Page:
Correcting Oppression

This autumn, Los Angeles’ Hammer Museum offers the vision of over 100 radical Latin American women artists, ranging from established figures such as Lygia Pape and Marta Minujín to those whose output is largely unknown outside their own countries. The exhibition, which focuses on experimental practices in the period 1960-1985 and features photography, performance, visual and conceptual art, is the first of its kind.

In the mid to late 20th century, ongoing struggles against repression gave rise to a wave of exploration into the politicisation of the female body – this is a central focus of the show. Ann Philbin, Hammer’s director, describes the artworks as “heroic acts,” explaining that many were produced under extremely turbulent social and political conditions. In this respect, she says, the artists “gave a voice to generations of women across Latin America and the United States.”

Providing exposure is achieved in this case by placing well-known pieces together with the work of artists who remain essentially anonymous outside of their own country. Lygia Pape (1927-2004) is often described as one of the most influential Brazilian artists of the century. Here, pieces by Pape sit alongside those made by women such as Leticia Parente (also from Brazil), Narcisa Hirsch (Argentina) and Pola Weiss (Mexico). The latter three, all of whom produced pioneering video work that engages with issues around freedom of expression, are given an international platform for the first time by co-curators Dr. Cecilia Fajardo-Hill and Dr. Andrea Giunta.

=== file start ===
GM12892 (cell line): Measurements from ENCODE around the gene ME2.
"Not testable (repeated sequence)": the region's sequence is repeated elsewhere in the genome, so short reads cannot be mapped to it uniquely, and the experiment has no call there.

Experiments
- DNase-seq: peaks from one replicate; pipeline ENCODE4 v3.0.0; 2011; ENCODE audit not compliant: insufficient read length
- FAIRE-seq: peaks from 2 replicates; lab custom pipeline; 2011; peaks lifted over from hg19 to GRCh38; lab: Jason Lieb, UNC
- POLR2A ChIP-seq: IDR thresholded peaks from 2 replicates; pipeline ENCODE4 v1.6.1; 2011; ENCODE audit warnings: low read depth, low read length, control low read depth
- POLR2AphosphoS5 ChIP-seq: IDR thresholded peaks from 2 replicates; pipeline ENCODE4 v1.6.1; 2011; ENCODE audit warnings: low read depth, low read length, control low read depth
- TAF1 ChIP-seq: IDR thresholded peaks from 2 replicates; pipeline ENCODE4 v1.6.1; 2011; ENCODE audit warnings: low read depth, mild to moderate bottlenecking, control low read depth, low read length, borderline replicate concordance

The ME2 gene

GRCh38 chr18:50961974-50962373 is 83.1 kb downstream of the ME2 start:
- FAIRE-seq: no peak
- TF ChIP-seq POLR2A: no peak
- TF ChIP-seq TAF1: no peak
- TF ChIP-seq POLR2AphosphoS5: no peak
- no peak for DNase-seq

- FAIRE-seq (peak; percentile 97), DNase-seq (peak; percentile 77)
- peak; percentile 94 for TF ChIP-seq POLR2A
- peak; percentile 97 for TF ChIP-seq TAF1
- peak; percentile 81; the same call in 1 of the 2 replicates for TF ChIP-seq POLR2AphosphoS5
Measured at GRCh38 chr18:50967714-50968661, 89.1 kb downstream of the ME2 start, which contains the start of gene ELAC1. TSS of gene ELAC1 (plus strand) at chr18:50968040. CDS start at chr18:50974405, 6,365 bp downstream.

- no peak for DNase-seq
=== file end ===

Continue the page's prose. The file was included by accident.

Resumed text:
A sensitive curatorial approach means that the experience of Latina and Chicana artists working in the United States are acknowledged as distinct – yet at times parallel – to those of women working in their own countries. American second wave feminism at this time often had limited sympathy for the struggles faced by women of colour. Patriarchal politics is presented here as an overarching, major oppressor across these very different settings. By responding to this with creative, critical feminist agendas, the practitioners featured here were truly groundbreaking.

Radical Women also looks set to have ongoing impact: in the process of acquiring material, Fajardo-Hill and Giunta have amassed an impressive range of archival sources. Displaying these forward-thinking pioneers is certainly an important step, but by opening up the resources to future researchers, Hammer Museum goes beyond this to offer a vital longer-term corrective to previous art historical neglect of this fascinating body of expression.

Radical Women: Latin American Art, 1960-1985, Hammer Museum, Los Angeles, USA: 15 September – 31 December. Find out more:

1. Sandra Eleta (Panamanian, b. 1942), Edita (la del plumero), Panamá (Edita [the one with the duster], Panama), 1978-1979. Black and white photograph. 30 × 30 in. (76.2 × 76.2 cm). Courtesy of the artist. Artwork © the artist.